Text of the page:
Sun Tzu or Sunzi

Sun
Tzu or Sunzi
544 B.C.
496 B.C.

Chinese Military General, Strategist and Philosopher known for authoring "The Art of War"

Author Quotes

Of all those in the army close to the commander none is more intimate than the secret agent; of all rewards none more liberal than those given to secret agents; of all matters none is more confidential than those relating to secret operations.

So it is said that victory can be made.

The difficulty of tactical maneuvering consists in turning the devious into the direct, and misfortune into gain.

The skillful employer of men will employ the wise man, the brave man, the covetous man, and the stupid man.

Thus it is that in war the victorious strategist only seeks battle after the victory has been won, whereas he who is destined to defeat first fights and afterwards looks for victory.

Unhappy is the fate of one who tries to win his battles and succeed in his attacks without cultivating the spirit of enterprise; for the result is waste of time and general stagnation. Hence the saying: The enlightened ruler lays his plans well ahead; the good general cultivates his resources.

When the enemy is relaxed, make them toil. When full, starve them. When settled, make them move.

Know thy self, know thy enemy. A thousand battles, a thousand victories.

On dispersive ground, therefore, fight not. On facile ground, halt not. On contentious ground, attack not. On open ground, do not try to block the enemy's way. On the ground of intersecting highways, join hands with your allies. On serious ground, gather in plunder. In difficult ground, keep steadily on the march. On hemmed-in ground, resort to stratagem. On desperate ground, fight.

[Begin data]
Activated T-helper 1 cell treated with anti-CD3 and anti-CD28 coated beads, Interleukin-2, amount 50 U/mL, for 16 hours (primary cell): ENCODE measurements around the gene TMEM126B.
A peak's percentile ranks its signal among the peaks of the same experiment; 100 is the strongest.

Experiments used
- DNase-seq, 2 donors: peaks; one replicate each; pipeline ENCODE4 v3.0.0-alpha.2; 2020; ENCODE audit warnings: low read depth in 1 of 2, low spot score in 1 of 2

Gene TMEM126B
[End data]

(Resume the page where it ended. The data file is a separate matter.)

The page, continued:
So the important thing in a military operation is victory, not persistence.

The enemy's spies who have come to spy on us must be sought out, tempted with bribes, led away and comfortably housed. Thus they will become double agents and available for our service. It is through the information brought by the double agent that we are able to acquire and employ local and inward spies. It is owing to his information, again, that we can cause the doomed spy to carry false tidings to the enemy.

The skillful leader subdues the enemy's troops without any fighting; he captures their cities without laying siege to them; he overthrows their kingdom without lengthy operations in the field. With his forces intact he will dispute the mastery of the Empire, and thus, without losing a man, his triumph will be complete. This is the method of attacking by stratagem.

Thus the expert in battle moves the enemy, and is not moved by him.

Victorious warriors win first and then go to war, while defeated warriors go to war first and then seek to win.

When torrential water tosses boulders, it is because of its momentum. When the strike of a hawk breaks the body of its prey, it is because of timing.

Let your plans be dark and impenetrable as night, and when you move, fall like a thunderbolt.

On open ground, do not try to block the enemy's way. On the ground of intersecting highways, join hands with your allies.

So there are five ways of knowing who will win. Those who know when to fight and when not to fight are victorious. Those who discern when to use many or few troops are victorious. Those whose upper and lower ranks have the same desire are victorious.

The enlightened ruler is heedful, and the good general full of caution.

The skillful soldier does not raise a second levy, neither are his supply-wagons loaded more than twice.

Thus the highest form of generalship is to balk the enemy's plans, the next best is to prevent the junction of the enemy's forces, the next in order is to attack the enemy's army in the field, and the worst policy of all is to besiege walled cities.

Water shapes its course according to the nature of the ground over which it flows; the soldier works out his victory in relation to the foe whom he is facing.

When you engage in actual fighting, if victory is long in coming, the men's weapons will grow dull and their ardor will be damped. If you lay siege to a town, you will exhaust your strength.

Look on them as your own beloved sons, and they will stand by you even unto death!

One defends when his strength is inadequate, he attacks when it is abundant.

Author Picture
First Name
Sun
Last Name
Tzu or Sunzi
Birth Date
544 B.C.
Death Date
496 B.C.
Bio

Chinese Military General, Strategist and Philosopher known for authoring "The Art of War"